August 25, 2012
Yoho National Park, BC
It’s late August, and time for some big mountains. When Andrea asked me about this weekend’s plan, I threw out my idea, doing 2 of these back to back: Coleman, Chephren, Sarbach, Stephen, Carnarvon and Daly. I let her choose and she picked Mt. Coleman and Mt. Carnarvon. These two are the easier options among the 6, but doing them in one weekend isn’t for the faint of heart as both mountains are rated as difficult with elevation gain of more than 1700m… There’s some light dusting of new snow from the previous storm but we figured the daytime heat should (hopefully) melt them quickly. Speaking our first objective, Mt. Carnarvon is a big mountain in the heart of Yoho National Park with its south ridge offering a non-technical route up.
Emerald Lake is a fairly long drive from Calgary, given the good forecast in afternoon, we decided to do a not-so-early start. We met at Lake Louise at 8AM and started shortly after 9AM. This is the second time this summer I had a really hard time at the start of the trip (last time was Mount Edith). I rested for 6 days since last trip (Mount Northover) but I didn’t do any warm-up before going up the steep Hamilton Lake Trail, and obviously, I suffered from that. My muscle almost got cramped… Okay, the trail itself is fairly steep and goes on forever. There’s very little view along the way, with almost 900m elevation gain. On the positive side, you gotta gain half of the elevation on a well-defined trail. Despite my not-so-good physical condition, we still managed to get to Hamilton Lake in just under 1.5 hours.
After some quick photos we started circumventing the west side of Hamilton Lake. There’s a trail but at one point it gets dangerously close to the lake. It reminded me the trail around Aster Lake… We soon started the slog up the lower talus / grass slope. We basically followed the verge of grass, but were using talus actually. The ground wasn’t loose so it didn’t matter which line we picked. Further up, we encountered a cliff band. We tackled it head-on and got some moderate scrambling for warm-up. After this, I went up towards climber’s left aiming for less steep terrain, while Andrea aimed further climber’s right directly towards the ridge crest. Both routes worked out and we made up the ridge at almost the same time.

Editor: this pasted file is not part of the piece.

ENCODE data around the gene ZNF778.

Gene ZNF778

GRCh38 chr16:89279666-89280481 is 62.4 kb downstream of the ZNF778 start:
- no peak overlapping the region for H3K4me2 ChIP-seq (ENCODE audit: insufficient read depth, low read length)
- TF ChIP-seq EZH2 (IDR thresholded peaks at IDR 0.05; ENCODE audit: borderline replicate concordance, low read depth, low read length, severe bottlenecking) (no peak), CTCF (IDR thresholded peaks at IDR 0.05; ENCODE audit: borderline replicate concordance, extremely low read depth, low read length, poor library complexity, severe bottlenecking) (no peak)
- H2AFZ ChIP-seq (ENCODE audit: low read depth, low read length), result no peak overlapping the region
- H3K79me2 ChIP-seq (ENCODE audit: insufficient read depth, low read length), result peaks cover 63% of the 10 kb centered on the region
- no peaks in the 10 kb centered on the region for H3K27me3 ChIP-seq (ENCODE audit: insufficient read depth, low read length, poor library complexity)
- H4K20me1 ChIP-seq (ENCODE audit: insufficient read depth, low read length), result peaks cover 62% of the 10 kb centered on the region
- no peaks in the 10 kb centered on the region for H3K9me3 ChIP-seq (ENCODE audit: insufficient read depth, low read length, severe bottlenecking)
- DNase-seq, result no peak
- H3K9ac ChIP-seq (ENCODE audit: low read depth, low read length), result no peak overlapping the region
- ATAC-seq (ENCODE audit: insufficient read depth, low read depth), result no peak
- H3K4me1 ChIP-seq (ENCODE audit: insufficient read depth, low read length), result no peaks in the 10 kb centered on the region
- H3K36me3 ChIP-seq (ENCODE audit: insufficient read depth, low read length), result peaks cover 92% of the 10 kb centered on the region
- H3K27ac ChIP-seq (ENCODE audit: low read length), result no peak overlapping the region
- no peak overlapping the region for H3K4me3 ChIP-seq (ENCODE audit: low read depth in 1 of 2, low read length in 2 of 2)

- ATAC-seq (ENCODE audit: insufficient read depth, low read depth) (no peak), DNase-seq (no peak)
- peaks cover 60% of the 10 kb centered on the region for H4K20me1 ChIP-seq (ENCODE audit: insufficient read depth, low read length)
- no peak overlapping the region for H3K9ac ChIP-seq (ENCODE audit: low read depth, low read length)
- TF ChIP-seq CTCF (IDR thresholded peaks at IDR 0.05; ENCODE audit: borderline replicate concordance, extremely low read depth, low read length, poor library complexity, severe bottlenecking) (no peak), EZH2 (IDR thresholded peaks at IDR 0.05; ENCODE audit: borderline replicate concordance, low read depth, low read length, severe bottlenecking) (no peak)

Once topping out on the south ridge, the view suddenly opened up, towards the Rockies’ west ranges and Columbia Mountains. I won’t show photos now as the weather wasn’t good at this point. The upper ridge looks inviting and we soon started up.
Given the elevation gain and difficulty, we didn’t expect this mountain to be that popular. There were tens of cairns guiding the way. After some moderate terrain, we encountered a cliff band that I could remember from Marko’s trip report. We followed a faint path towards a cairn on climber’s left and circumvented this band. We re-gained ridge crest by going up a gully afterwards. With good route-finding skill, this mountain is merely a consistent moderate scrambling for 500 vertical meters. Even so you still have to treat it as a difficult scramble, just like considering Mount Fox as a climber’s scramble because it has consistent difficult terrain for 600 vertical meters. At one point, we detoured slightly towards climber’s right, cut back to ridge crest, then traverse horizontally climber’s left aiming for another cairn. We followed cairns further towards left and re-gained the ridge by a long loose gully. This part sucks and reminds me about the scree-bashing on Storm Mountain Banff… Now we were treated with a snow field / glacier on the east side of the ridge, and the summit wasn’t far by this point.
Once on the summit, the view towards Wapta Icefield suddenly showed up. Awesome view but I didn’t get a “Wow” moment because I’ve done too many mountains in Yoho this August. Kiwetinok Peak to McArthur to Kerr already gave me the similar view of Wapta Icefield and the West Range / Selkirks & Purcells. Wapta Mountain gave me the view of Lake Louise – O’Hara group and Mount Stephen and Vaux, as well. But if Carnarvon is my first peak in Yoho, I would get a big “WOW” moment for sure. The weather was bad due to low ceiling clouds. We had a summit nap and were treated with better views soon.
After the lengthy summit stay, we started moving back. We mostly retrace out steps down except for a few sections where we descended straight down the ridge crest for more fun stuffs. We met a large group of Korean or Japanese scramblers going up. The views were getting better and better as clouds were really lifting up by this time.
We used Andrea’s ascent gully to descent towards Hamilton Lake. It’s pretty steep and loose so I suggest you going further down the ridge and aiming for less-steep terrain. With afternoon sun, Hamilton Lake itself is a good distraction. We took another long break at the Lake.
Andrea set up a fast pace descending the Hamilton Lake Trail. The grond is mostly dirt and soft soil which is easier on the knees. The trail really goes on forever and after eternity we broke through the trees and back to parking lot. We went to the nearby Emerald Lake for photos.
We felt good on energy so we went to Field information center hoping to bag a permit for Mount Stephen the next day… Too bad they didn’t give us as we had to be there 24 hours ahead… Oh okay, we drove all the way up Icefield Parkway towards Rampart Creek Campground then. Mount Coleman next day.